You may be excited about being pregnant but you can also be stressed or overwhelmed. You may have constant worries that contribute to your mood swings, such as: Will I be a good parent? How am I going to manage financially? Will my baby be healthy? Am I doing the right things to prepare for my baby? Pregnancy is a life-changing event full of physical and emotional changes. Understanding these changes will help you have a positive experience.
What causes mood swings during pregnancy?
Mood changes during pregnancy can be caused by physical stresses, fatigue, changes in your metabolism or by the hormones estrogen and progesterone. Significant changes in your hormone levels can affect your level of neurotransmitters, which are brain chemicals that regulate mood. Mood swings are mostly experienced during the first trimester between 6 to 10 weeks and then again in the third trimester as your body prepares for birth.
What should I do about my mood swings?
It is important to understand you are not alone; mood swings are just another aspect of the pregnancy experience. Knowing that what you are experiencing is normal and somewhat expected may help you cope. The following list includes ways to manage your stress level:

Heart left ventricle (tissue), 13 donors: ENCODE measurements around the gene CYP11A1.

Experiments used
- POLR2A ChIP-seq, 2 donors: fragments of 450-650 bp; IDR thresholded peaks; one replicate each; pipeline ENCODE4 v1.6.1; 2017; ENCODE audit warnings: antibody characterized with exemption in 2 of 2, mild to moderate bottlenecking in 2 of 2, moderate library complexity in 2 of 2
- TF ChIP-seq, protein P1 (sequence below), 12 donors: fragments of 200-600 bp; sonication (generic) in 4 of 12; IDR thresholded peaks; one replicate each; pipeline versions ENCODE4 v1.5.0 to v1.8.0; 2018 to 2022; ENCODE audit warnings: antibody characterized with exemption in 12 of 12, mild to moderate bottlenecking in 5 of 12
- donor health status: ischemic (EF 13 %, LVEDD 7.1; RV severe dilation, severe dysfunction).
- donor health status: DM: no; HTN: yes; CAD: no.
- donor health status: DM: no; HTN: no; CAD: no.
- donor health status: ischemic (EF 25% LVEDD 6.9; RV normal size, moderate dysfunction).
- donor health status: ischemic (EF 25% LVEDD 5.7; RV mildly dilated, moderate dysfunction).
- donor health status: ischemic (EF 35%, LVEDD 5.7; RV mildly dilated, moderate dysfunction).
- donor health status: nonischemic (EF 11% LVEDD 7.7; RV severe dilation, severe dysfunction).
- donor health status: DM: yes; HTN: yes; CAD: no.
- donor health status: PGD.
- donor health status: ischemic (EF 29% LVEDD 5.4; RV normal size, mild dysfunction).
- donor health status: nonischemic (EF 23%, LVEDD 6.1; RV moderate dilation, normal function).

- Get plenty of sleep
- Take a break during the day to relax
- Get regular physical activity
- Eat well
- Spend time with your partner
- Take a nap
- Go for a walk
- See a movie with a friend
- Don't be so hard on yourself
- Try pregnancy yoga class or meditation
- Get a massage
When should I seek professional help?
If your mood swings last more than two weeks and do not seem to get better, you may want to ask your health care provider for a referral to a counselor. More than 11 million American women are affected by depression each year. Depression is most prevalent in women during childbearing years but can occur at any age.
Some symptoms of depression include:
- Recurrent anxiety and increased irritability
- Sleep disturbances
- Changing in eating habits
- Inability to concentrate on anything for very long
- Short-term memory loss
If your mood swings become more frequent and intense, it is crucial that you speak with your health care provider about options in dealing with severe mood swings, anxiety or depression.
Reprinted with permission from American Pregnancy Association